From the time that I was a little girl, I have loved Star Trek. I especially loved Star Trek: The Next Generation. There was one episode in particular that I remember because it went far beyond simply entertaining me. It caused me to stop and think about how our society will progress as an increasing percentage of our population grows older. How will we address the challenges that an aging population brings? Will we impose upon them a strong sense that they are living only half a life and impose upon them a duty to end their lives in order to spare society the responsibility of caring for them?

How will our society resolve the challenges we face? The fictional world of Kaelon II came up with "The Resolution" to spare society from the burdens of caring for the elderly.

Quote:
Half A Life
Production 196
5/6/91
Stardate 44805.3

Synopsis:

Troi's mother fights to stop her lover from participating in the ritual suicide mandated by his society.

While a passenger aboard the U.S.S. Enterprise, Troi's overly-amorous mother Lwaxana becomes infatuated with Dr. Timicin of the planet Kaelon II. The rather reserved Timicin, a leading scientist who has enlisted the Federation's aid in saving his planet, is equally smitten with Lwaxana, and the two begin spending time together.

Timicin has boarded the Starship Enterprise to test an experiment that he hopes will revitalize the dying sun of Kaelon II. The U.S.S. Enterprise assists him by transporting him to a similar sun in a remote region of the galaxy where the scientist can test his theories. With the help of the crew, Timicin fires photon torpedoes into the surrogate sun in an effort to elevate and stabilize the temperature. At first, the experiment seems successful, but the sun's temperature continues to rise to dangerous levels, forcing the starship to evacuate the region and return to Kaelon II. Later, when even the charming Lwaxana is unable to comfort the defeated Timicin, he confides to her that he is returning home to die.

Soon afterward, Lwaxana marches into Picard's office, outraged by Timicin's revelation that he will soon participate in a ritual suicide known as The Resolution. The ritual calls on all citizens of Kaelon II to kill themselves upon reaching the age of 60 in order to eliminate the society's responsibility of caring for the elderly. Lwaxana likens the ritual to murder but Picard refuses to intervene since the problem is out of his jurisdiction.

Unable to sway Picard, Lwaxana focuses on Timicin, urging to stand up to the arbitrary Resolution. She begs him to take the first step toward changing the policy by publicly rejecting the ritual. Timicin initially refuses her request, but reconsiders when he discovers how close his research has brought him toward saving his planet's sun. With this in mind, he asks Picard to grant him asylum aboard the U.S.S. Enterprise.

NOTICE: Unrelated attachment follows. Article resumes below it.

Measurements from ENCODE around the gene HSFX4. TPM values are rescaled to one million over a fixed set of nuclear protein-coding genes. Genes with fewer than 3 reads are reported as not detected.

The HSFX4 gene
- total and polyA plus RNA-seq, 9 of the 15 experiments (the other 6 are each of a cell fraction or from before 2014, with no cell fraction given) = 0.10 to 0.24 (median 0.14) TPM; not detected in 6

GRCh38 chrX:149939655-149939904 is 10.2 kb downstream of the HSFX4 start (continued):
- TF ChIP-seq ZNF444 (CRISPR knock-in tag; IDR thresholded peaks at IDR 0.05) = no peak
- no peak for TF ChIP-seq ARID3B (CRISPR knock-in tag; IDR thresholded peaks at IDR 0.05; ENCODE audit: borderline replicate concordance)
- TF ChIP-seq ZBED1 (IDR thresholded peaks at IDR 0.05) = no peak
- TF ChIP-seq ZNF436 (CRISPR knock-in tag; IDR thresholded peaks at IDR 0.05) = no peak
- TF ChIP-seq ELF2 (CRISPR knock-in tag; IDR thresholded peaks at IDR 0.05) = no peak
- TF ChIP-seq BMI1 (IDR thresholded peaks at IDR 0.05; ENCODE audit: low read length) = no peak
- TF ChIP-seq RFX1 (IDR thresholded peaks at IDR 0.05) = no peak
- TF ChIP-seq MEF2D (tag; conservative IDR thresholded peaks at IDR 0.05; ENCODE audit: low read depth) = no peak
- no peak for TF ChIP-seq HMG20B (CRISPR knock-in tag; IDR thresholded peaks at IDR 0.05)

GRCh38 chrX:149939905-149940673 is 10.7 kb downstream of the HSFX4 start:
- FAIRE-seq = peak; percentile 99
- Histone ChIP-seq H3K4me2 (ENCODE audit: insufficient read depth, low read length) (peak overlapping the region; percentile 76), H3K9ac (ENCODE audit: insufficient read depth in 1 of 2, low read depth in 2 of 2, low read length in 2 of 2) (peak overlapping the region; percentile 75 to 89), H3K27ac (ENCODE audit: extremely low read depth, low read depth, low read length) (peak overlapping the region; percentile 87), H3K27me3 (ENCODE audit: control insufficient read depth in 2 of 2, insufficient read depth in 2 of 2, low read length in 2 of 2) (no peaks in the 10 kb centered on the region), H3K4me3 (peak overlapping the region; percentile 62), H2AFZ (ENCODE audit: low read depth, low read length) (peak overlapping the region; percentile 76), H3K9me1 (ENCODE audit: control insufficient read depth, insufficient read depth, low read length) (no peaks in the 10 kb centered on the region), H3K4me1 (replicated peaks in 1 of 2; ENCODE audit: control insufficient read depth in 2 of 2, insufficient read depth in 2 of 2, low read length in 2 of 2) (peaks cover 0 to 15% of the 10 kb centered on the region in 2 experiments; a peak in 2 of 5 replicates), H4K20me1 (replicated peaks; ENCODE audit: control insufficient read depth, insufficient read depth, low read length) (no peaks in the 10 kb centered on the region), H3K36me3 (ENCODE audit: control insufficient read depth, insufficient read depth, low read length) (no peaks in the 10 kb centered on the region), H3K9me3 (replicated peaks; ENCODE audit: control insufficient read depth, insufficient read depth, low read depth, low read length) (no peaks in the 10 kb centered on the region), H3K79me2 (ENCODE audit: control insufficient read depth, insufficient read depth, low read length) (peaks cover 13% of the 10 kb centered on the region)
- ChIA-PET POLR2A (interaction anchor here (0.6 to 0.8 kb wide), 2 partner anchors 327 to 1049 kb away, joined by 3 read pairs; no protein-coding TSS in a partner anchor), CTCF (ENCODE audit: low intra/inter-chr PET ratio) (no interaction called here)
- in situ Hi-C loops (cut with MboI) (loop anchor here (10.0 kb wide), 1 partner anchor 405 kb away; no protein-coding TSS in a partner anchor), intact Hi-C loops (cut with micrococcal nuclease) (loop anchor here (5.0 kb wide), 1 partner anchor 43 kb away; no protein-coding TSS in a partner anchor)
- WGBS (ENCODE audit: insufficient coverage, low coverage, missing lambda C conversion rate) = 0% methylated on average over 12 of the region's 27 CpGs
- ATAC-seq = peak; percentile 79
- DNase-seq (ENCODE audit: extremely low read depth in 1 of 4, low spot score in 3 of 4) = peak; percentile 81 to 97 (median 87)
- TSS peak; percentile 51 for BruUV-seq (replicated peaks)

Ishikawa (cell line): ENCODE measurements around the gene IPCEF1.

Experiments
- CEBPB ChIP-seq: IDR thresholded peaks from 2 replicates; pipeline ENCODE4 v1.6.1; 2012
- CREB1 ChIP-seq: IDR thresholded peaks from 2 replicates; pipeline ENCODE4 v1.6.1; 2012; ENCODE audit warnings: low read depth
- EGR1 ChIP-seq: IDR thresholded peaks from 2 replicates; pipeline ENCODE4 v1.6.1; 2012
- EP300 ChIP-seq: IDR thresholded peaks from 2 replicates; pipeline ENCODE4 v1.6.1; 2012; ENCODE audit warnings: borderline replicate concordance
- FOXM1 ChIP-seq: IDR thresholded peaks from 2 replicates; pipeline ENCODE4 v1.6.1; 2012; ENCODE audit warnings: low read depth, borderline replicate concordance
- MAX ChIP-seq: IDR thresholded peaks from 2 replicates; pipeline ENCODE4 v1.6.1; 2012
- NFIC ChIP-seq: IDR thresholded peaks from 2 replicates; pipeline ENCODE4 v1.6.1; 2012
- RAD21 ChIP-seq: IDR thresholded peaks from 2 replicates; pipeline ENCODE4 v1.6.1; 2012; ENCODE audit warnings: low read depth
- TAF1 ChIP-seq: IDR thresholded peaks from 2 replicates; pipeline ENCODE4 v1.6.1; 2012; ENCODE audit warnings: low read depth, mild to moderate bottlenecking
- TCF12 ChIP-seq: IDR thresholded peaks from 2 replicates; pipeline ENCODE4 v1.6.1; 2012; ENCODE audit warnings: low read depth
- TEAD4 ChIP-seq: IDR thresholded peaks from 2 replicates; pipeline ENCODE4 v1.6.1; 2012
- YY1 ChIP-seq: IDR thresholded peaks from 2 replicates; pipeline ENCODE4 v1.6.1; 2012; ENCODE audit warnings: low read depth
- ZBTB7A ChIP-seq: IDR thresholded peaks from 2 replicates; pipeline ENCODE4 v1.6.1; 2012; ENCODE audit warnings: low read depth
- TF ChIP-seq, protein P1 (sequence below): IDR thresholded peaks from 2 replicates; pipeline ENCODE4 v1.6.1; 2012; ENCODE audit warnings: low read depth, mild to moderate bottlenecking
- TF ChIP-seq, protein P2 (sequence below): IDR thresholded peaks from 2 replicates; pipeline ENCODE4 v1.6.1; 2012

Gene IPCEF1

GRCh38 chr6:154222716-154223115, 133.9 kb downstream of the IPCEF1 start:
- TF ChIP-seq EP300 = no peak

Picard agrees, nearly launching the U.S.S. Enterprise into war by incurring the outrage of the people of Kaelon Two. The planet's science minister insists that Timicin return at once, dispatching warships and ordering them to fire on the U.S.S. Enterprise if the ship attempts to leave the area with Timicin. Timicin remains firm, however, until is daughter Dara transports aboard and pleads with him to accept his heritage -- the heritage he taught her. The request touches Timicin and he agrees to return home to die among his loved ones. Since Lwaxana is now a loved one, she swallows her pain and disappointment and transports down to the planet with him, to witness his final Resolution and give her support to his decision.


Is it truly an individual's decision with respect to the "right to die" that society is honoring? or are we, as a society, placing pressure upon our loved ones to go quietly and with "dignity" in order to spare us from the burdens they would otherwise pose? What will "The Resolution" be for America?
0 Replies
 
au1929
 
  1  
Reply Thu 31 Mar, 2005 03:40 pm
I belong to a senior citizens mens club. Most members are in their 70's and 8o's. I made a copy of a living will for one of the members. Upon hearing about it almost to a man everyone who did not already have one requested a copy. I should note my wifes friends did the same. The fact is that not one no matter how old wanted to continue to live as Schaivo has.
Foxy wrote
But if we must err, I will always want to err on the side of hope. And while there is life, there is always hope

Is there? In cases like Schaivo it is evident that the hope is for a quick death.
0 Replies
 
Foxfyre
 
  1  
Reply Thu 31 Mar, 2005 03:45 pm